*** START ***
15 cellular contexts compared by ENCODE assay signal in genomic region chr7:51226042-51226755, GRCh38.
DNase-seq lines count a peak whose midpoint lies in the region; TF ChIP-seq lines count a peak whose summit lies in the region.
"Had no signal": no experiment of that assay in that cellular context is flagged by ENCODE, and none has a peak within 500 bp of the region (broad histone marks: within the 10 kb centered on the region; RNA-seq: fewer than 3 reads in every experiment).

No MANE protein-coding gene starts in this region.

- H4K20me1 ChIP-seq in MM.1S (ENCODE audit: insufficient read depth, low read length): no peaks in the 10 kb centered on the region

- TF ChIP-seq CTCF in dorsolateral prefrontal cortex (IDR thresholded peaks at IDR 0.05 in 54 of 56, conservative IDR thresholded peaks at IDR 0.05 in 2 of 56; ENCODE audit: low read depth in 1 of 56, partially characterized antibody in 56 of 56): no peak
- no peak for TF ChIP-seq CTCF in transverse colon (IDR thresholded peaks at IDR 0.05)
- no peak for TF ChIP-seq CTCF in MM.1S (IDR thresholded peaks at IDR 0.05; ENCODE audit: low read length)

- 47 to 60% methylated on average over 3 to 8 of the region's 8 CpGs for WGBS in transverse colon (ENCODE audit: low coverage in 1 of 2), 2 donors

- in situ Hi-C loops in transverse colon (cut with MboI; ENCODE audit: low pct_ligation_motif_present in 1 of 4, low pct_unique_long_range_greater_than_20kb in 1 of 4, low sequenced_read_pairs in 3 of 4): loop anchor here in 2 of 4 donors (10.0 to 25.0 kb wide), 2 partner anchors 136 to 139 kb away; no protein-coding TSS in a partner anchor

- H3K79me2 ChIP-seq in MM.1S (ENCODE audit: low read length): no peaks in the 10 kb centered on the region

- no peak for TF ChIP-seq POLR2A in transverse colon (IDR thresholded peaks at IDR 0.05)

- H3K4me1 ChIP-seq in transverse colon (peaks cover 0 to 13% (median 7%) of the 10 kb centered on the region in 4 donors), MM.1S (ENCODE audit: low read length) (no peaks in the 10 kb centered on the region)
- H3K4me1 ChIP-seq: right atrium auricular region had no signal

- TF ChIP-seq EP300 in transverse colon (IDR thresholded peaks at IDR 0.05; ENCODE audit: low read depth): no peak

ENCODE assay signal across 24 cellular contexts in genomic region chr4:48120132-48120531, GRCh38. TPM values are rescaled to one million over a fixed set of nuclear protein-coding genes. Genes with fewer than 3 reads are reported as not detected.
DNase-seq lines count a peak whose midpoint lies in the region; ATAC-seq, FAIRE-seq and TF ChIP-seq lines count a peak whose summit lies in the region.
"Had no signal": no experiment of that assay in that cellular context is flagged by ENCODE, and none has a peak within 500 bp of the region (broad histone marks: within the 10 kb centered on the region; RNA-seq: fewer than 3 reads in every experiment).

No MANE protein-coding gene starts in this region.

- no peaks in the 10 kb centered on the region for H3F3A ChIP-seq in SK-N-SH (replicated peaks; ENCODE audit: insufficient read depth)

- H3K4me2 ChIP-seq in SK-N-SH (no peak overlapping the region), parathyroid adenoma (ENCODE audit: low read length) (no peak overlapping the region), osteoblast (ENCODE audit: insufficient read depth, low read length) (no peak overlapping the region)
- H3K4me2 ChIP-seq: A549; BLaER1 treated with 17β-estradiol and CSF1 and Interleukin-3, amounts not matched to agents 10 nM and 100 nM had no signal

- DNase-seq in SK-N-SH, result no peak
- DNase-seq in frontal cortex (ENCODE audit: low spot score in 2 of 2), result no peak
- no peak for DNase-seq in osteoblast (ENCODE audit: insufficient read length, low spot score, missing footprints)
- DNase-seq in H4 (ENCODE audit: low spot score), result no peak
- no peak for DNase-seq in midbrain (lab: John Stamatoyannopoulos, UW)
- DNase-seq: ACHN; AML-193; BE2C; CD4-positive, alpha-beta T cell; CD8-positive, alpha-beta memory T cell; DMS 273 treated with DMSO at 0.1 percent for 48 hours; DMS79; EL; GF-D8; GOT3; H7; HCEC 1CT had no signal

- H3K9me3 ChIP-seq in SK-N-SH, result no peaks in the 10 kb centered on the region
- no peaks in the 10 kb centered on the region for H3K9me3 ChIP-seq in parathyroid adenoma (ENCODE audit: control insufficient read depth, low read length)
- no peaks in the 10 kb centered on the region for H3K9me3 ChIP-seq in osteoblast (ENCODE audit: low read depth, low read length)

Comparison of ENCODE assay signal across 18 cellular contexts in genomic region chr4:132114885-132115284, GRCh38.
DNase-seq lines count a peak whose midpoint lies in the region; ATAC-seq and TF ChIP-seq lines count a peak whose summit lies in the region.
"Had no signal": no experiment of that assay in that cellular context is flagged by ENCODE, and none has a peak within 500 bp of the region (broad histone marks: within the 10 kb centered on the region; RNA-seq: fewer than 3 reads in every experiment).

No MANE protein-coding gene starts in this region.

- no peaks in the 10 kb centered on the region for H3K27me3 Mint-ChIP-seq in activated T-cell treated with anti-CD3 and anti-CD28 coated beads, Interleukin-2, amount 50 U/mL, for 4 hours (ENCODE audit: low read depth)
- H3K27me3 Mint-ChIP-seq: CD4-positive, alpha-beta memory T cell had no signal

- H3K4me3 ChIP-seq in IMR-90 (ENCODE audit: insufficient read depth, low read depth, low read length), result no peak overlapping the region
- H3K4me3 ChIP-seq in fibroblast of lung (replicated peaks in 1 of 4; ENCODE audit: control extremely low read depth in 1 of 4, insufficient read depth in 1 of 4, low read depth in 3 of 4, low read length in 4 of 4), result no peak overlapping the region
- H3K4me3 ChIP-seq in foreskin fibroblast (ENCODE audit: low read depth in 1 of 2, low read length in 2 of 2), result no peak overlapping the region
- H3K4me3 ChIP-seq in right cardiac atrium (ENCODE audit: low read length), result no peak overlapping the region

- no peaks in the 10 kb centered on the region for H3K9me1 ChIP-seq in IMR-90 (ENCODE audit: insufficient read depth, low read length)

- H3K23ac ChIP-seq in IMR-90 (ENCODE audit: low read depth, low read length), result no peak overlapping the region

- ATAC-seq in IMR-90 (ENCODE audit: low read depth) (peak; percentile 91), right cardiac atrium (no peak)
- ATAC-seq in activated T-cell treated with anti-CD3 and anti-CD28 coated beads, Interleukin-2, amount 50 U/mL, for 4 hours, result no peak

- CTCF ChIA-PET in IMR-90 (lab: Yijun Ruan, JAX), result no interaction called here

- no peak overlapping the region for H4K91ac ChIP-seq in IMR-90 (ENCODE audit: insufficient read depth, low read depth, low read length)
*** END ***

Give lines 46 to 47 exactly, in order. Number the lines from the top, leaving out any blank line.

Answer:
- CTCF ChIA-PET in IMR-90 (lab: Yijun Ruan, JAX), result no interaction called here

- no peak overlapping the region for H4K91ac ChIP-seq in IMR-90 (ENCODE audit: insufficient read depth, low read depth, low read length)